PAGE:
swans of the garden

at the start of the memorial day weekend, i was pretty far behind on getting my garden in the ground. where normally i’d have it planted some time near mother’s day, this year, i traveled most of april and may, making it impossible to plant until now. on sunday evening i finally got out there to dig around; my goal was to turn this bare, ugly duckling into a swan by the end of the  long weekend.

the chard i planted back in april was slow to get started, but once the ground warmed up and the sun got stronger in may, it took off. by the end of last week, it was getting mighty crowded in there, so my first task was to get the greens all thinned out and weeded.

MUCH better—now each plant has room to spread out a bit and is not competing for water with a bunch of other little plants. most of the thinned seedlings were stunted and those i discarded, but the ones that were strong and bigger than three inches, i transplanted across the walkway in the facing bed.

with any luck, they will take well and soon fill out both beds with a mix of green, red, and yellow foliage—my kind of cutting garden, haha.

by the time i got all that squared away it was getting dark, so i didn’t have time for much more. but the next morning i got up early and got right outside to tackle to big chores before the real heat set in—a scorcher was in the making.

we are really struggling with dry weather this summer—normally may is wet and chilly, but not this year. even when we get a “storm” it usually amounts to a lot of wind and ruckus, with just a smattering of rain. just on the other side of the ohio and new york borders there has been plenty, but we are in some sort of dry bermuda triangle here, especially in town where we live. when i dig down below the top inch or so, it’s all dusty-dry dirt underneath. david has been watering daily, but we could really use a week straight of steady rain . . .

that said, with the warm, sunny weather we’ve had all month, we can see visible differences in the plant height from one day to the next.

above are the potatoes we planted a couple weeks ago, the way they looked on sunday morning

and here they are on monday—taller and more branched, for sure.

another good thing i saw on sunday evening while inspecting the perimeter of the vegetable plot—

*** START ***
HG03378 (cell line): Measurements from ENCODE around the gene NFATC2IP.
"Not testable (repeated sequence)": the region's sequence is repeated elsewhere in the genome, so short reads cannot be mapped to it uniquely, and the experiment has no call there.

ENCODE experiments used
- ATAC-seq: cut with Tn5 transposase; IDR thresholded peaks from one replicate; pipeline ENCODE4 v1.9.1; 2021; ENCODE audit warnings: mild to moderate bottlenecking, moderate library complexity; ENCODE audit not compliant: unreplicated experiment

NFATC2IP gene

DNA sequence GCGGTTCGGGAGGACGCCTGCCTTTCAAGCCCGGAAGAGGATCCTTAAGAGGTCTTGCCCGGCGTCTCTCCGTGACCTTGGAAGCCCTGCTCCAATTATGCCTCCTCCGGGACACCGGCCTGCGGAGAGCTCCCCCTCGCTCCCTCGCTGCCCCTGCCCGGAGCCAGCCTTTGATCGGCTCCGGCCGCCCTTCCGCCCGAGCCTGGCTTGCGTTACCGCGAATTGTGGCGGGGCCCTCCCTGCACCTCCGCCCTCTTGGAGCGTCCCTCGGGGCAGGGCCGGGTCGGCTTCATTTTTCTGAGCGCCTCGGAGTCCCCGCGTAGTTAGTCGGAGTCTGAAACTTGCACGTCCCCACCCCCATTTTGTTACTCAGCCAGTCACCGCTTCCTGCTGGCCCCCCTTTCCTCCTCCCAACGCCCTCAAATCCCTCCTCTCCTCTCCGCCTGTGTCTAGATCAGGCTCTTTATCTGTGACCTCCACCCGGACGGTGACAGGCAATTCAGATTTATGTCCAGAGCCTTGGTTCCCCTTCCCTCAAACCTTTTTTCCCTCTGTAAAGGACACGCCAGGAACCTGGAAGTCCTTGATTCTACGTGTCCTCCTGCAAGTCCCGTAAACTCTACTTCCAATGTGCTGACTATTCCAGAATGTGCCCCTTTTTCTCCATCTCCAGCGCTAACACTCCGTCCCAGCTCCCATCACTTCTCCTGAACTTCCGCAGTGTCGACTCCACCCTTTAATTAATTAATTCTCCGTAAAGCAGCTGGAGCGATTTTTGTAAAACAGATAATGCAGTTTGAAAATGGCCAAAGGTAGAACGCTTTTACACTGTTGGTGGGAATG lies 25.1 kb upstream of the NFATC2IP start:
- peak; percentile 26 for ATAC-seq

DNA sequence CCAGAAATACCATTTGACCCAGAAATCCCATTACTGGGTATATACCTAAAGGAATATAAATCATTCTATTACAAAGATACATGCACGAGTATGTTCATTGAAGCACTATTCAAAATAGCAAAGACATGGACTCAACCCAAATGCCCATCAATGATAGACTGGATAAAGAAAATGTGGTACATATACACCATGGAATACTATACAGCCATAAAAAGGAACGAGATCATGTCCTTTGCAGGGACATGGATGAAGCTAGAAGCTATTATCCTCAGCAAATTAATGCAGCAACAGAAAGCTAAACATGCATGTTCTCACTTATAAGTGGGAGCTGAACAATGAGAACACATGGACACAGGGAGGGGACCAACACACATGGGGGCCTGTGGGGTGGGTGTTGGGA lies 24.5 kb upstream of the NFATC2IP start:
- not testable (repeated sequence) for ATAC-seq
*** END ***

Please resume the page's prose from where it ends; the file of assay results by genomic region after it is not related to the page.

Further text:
ripe berries, mmm. there were just a few that night; they were not quite red enough to pick and it was hard to see them with the camera

but i came back a couple of mornings later and was rewarded not only with enough berries to make a breakfast from them, but every one of them untouched by critters as well—a first, i think (but our victory probably won’t last long).

mmm, tasty when sliced into yogurt; i feel so lucky to have them, i don’t even care what they taste like. they are a bit sour, but warmed by the sun they are very juicy. if we could leave them on the plants longer, they might sugar up but our crawly friends would eat them first.

anyway . . . my main goal for monday morning was to get all the fruit-producing plants in the ground—tomatoes, peppers, eggplant, etc. but first, i needed to move the numerous rogue potato plants that had sprung up all over the area where these needed to go.

i don’t know how this happened; i thought we’d scoured the old potato patch for every last root, but apparently, a few remained in the ground. when david tilled the earth a few weeks ago, he must have chopped them up and turned them under, because about two dozen or more sprouted in the last few days.

i thought, why not try to transplant them and see what happens—what have i got to lose? if they don’t take, we’ll know soon and i can plant beets in their place instead.

so now we have a whole ‘nuther potato patch at the back of the garden, near the onions and garlic. i planted green beans nearby too, as part of the companion planting plan.

after those were settled in, i worked on planting eggplant, peppers, and tomatoes. by now it was getting good and hot—it was due to hit the mid-90s in the afternoon, so i planned to knock off for a few hours at that time to rest and get out of the sun.